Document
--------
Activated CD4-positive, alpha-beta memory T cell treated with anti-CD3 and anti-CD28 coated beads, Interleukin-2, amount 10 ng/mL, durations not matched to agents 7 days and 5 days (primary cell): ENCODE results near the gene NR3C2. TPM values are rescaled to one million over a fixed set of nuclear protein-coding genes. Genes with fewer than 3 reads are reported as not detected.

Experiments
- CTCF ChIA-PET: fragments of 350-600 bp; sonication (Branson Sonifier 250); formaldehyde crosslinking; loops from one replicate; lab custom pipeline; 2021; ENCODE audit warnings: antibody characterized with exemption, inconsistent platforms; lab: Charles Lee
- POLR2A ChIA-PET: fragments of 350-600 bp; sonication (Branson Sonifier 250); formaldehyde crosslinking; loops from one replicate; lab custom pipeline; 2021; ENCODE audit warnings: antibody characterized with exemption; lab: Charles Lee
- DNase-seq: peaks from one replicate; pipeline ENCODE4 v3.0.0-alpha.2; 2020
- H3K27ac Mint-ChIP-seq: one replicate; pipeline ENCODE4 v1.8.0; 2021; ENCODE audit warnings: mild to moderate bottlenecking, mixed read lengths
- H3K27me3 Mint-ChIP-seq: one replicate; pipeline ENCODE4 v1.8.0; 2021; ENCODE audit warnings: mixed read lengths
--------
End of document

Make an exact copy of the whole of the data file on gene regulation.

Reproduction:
Activated CD4-positive, alpha-beta memory T cell treated with anti-CD3 and anti-CD28 coated beads, Interleukin-2, amount 10 ng/mL, durations not matched to agents 7 days and 5 days (primary cell): ENCODE results near the gene NR3C2. TPM values are rescaled to one million over a fixed set of nuclear protein-coding genes. Genes with fewer than 3 reads are reported as not detected.

Experiments
- CTCF ChIA-PET: fragments of 350-600 bp; sonication (Branson Sonifier 250); formaldehyde crosslinking; loops from one replicate; lab custom pipeline; 2021; ENCODE audit warnings: antibody characterized with exemption, inconsistent platforms; lab: Charles Lee
- POLR2A ChIA-PET: fragments of 350-600 bp; sonication (Branson Sonifier 250); formaldehyde crosslinking; loops from one replicate; lab custom pipeline; 2021; ENCODE audit warnings: antibody characterized with exemption; lab: Charles Lee
- DNase-seq: peaks from one replicate; pipeline ENCODE4 v3.0.0-alpha.2; 2020
- H3K27ac Mint-ChIP-seq: one replicate; pipeline ENCODE4 v1.8.0; 2021; ENCODE audit warnings: mild to moderate bottlenecking, mixed read lengths
- H3K27me3 Mint-ChIP-seq: one replicate; pipeline ENCODE4 v1.8.0; 2021; ENCODE audit warnings: mixed read lengths